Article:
Both are excellent examples of how important morale is in winning a war.
Despite repeated intelligence warnings, which included the precise day and hour of Germany's incipient assault, Stalin remained convinced that Hitler would not risk an eastern war as long as the British Empire remained undefeated.
It has been argued that Stalin in fact planned a pre-emptive attack on Germany for the early summer ofand was then thrown off-balance by the German invasion. Stalin did not want to risk war, though he hoped to profit from the German-British struggle if he could. In the event, the shock of attack almost unhinged the Soviet state, and by the autumn German forces had destroyed most of the Red Army and the Russian air force, surrounded and besieged Leningrad - where over one million people died of starvation and cold - and were approaching the outskirts of Moscow.
The Red Army had sufficient reserves to stop the German army from completing the rout in Decemberbut the following summer German offensives launched far to the south of Moscow, to seize the rich oilfields of the Caucasus and to cut the Volga shipping route, created further chaos.
Hitler hoped that German forces would capture the oil and sweep on through the Middle East to meet up with Axis forces in Egypt. The Volga was to be blocked at Stalingrad, after which German forces could wheel northwards to outflank Moscow and the Soviet line.
The southern attack failed at Stalingrad. After weeks of chaotic retreats and easy German victories, the Red Army solidified its defence and against all the odds clung on to the battered city. Some historians have seen this as the turning point of the war.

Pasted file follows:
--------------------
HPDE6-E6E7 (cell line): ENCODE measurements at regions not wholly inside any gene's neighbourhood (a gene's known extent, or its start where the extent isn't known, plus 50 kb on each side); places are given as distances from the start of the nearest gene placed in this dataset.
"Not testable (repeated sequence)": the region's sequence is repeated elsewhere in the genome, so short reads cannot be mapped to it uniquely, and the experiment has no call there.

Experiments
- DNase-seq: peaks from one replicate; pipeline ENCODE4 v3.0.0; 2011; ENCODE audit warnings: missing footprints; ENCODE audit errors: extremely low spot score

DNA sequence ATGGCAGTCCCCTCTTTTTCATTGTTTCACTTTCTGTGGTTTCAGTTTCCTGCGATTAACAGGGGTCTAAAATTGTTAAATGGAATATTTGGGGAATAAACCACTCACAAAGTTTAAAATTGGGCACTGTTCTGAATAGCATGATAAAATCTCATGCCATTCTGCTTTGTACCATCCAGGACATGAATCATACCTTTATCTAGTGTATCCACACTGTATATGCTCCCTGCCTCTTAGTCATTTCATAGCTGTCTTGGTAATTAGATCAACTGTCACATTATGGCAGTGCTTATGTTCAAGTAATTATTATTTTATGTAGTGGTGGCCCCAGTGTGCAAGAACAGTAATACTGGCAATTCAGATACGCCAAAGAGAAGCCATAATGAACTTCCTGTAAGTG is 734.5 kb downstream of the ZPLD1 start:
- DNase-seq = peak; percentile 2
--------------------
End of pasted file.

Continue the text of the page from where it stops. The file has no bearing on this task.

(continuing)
But not until the Red Army had decisively defeated German forces in the more favourable summer weather of did the tide really turn. The Battle of Kursk in July was one of the greatest set-piece battles in military history.
The Red Army withstood a massive German assault, and then counter-attacked.
For two years Soviet forces pushed the German army back into Germany,The Battle of Verdun and the Battle of Stalingrad may well be the most gruesome battles in recent history.
Both are excellent examples of how important morale is in winning a war. What do the X's mean? The X's just indicate the ones I either have not watched or I have watched but have no review or a puny review. It's just a way to keep me from buying two copies of the same movie.
The Battle of Stalingrad (23 August – 2 February ) was the largest confrontation of World War II, in which Germany and its allies fought the Soviet Union for control of the city of Stalingrad (now Volgograd) in Southern Russia.
This list is missing two very important failures, Chiang Kai Shek, and Josef Stalin.
First of all, Shek, as commander-in-chief of Nationalist China, lost more territory in a . May 11, · Video showing one full turn of Stalingrad: Verdun on the Volga, a game published by Last Stand Games in Note: In the combat situation at , the Sov.
Free Essay: The Battle of Verdun and the Battle of Stalingrad may well be the most gruesome battles in recent history. Both are excellent examples of how.